Kell Brook hopes to realise his uncle’s prophecy this weekend and successfully defend his world title at Sheffield United’s Bramall Lane.
The 31-year-old Blades fan has been a frequent visitor to the venue for his IBF World Welterweight title defence against undefeated American Errol Spence Jr, recalling childhood memories of when he was considerably lighter and able to be tossed into the air in celebration after the hosts scored.
Those days are over - even if Brook has to shed the pounds for a return to this class after last September’s middleweight loss to Gennady Golovkin - and this weekend he will be the main attraction when he steps out in his home city to face Spence.
And according to Brook’s uncle, Johnny Brook, this date with destiny has been on the cards for years.
“I want it with all my heart,” Kell Brook said.
“I’ve been coming down here since I was seven. My uncle Johnny told me that I would defend my world title here one day. He said, ‘You will box and you will defend your world title’.
“It’s a dream come true for me, for the city. I’ve just looked out and I’ve never seen the pitch like that before, all ready for Saturday night. I want to go out there and put a great show on for everybody.
“I’ve thought about it quite a lot and what it’s going to be like. It’s still weird seeing the floor how it is. It’s going to be strange for me to see a ring at the Lane and I’m ready for it - ready to entertain, to excite.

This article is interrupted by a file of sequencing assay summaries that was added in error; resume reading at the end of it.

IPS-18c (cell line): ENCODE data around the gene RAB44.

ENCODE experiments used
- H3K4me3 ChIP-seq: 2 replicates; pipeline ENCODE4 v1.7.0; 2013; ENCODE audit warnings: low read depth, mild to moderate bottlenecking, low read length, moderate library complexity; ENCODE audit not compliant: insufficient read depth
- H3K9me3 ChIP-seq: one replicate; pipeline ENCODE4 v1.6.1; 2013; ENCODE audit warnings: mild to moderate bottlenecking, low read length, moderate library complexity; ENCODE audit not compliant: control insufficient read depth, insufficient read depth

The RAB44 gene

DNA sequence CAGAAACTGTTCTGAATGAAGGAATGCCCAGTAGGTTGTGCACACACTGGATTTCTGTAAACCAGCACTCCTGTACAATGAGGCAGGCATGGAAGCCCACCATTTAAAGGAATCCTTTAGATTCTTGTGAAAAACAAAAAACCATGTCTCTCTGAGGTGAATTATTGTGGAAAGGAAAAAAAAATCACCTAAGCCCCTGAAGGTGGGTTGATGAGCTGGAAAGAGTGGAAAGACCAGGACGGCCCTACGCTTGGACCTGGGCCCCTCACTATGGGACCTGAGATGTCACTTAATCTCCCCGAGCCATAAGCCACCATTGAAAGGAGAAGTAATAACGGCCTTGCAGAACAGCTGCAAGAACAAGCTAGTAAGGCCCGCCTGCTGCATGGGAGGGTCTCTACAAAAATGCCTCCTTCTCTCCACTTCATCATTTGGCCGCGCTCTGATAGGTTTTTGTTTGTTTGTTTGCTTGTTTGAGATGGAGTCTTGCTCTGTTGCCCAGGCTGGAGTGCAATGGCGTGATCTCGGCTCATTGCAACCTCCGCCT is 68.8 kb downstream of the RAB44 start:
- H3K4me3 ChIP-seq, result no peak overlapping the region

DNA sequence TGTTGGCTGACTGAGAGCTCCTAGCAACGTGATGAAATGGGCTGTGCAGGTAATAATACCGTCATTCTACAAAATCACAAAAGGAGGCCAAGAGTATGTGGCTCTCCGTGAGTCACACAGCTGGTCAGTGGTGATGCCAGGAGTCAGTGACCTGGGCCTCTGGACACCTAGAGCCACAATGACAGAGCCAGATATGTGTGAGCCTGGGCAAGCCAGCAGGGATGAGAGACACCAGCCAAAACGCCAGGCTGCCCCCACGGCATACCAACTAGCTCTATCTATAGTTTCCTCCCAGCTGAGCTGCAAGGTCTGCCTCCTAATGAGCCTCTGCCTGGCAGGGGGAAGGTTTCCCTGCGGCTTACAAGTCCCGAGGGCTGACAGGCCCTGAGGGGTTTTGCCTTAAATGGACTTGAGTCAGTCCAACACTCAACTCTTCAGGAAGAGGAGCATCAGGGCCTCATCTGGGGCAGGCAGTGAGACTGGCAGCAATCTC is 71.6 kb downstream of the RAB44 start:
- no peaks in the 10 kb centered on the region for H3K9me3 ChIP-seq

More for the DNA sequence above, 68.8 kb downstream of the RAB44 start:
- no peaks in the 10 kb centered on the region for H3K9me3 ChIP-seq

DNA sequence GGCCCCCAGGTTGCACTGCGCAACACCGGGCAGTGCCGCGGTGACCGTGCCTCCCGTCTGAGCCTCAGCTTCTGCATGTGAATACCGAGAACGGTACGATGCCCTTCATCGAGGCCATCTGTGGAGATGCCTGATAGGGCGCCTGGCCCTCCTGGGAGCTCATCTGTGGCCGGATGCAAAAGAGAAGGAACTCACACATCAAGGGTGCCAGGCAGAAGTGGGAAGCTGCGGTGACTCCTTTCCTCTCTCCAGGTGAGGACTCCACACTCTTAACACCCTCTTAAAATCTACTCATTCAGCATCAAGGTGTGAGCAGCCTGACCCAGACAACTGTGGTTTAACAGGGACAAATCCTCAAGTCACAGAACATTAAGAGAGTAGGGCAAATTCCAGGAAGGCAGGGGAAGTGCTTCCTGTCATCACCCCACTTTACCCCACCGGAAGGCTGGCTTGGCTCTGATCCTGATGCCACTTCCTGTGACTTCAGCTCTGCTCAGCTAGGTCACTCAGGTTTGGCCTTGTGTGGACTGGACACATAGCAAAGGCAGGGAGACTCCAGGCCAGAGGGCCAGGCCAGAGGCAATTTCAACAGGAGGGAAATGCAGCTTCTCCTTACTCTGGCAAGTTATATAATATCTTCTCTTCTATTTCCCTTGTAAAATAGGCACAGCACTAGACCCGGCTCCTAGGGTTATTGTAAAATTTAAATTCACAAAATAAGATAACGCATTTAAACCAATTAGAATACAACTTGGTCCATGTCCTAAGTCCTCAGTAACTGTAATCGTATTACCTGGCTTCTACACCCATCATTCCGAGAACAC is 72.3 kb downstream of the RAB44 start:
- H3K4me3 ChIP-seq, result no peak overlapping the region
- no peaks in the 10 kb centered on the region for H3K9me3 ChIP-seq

“Every time I come to the Lane it brings back those young memories of coming down here. I used to get chucked up in the air when they scored. Every time I come here those memories always come back.”
Spence has arrived in South Yorkshire boasting a 21-0 record with 18 knockouts, and is highly thought of across the water.
However, even he conceded he is yet to face an opponent of Brook’s calibre.
“I’ll tell the truth, no I have not,” said Spence.
“But I’m going to prove myself Saturday night. I have the skills and ability to beat Kell Brook.”
Their fight is not the only one that has a world title riding on the outcome in South Yorkshire, with George Groves facing Fedor Chudinov for the WBA super-middleweight belt.
It is Groves’ fourth bid to become a world champion after two defeats to Carl Froch and a split-decision loss to Badou Jack, and he admitted a sense of entitlement may have cost him in the past.
“Maybe that was the problem for a little while - that I thought I should be a world champion and I wasn’t,” he said.
“I’ve lost three attempts but I don’t feel beat-up, exposed. This time I’m not going to allow it to be close. Everything is in my favour, this is now my time.”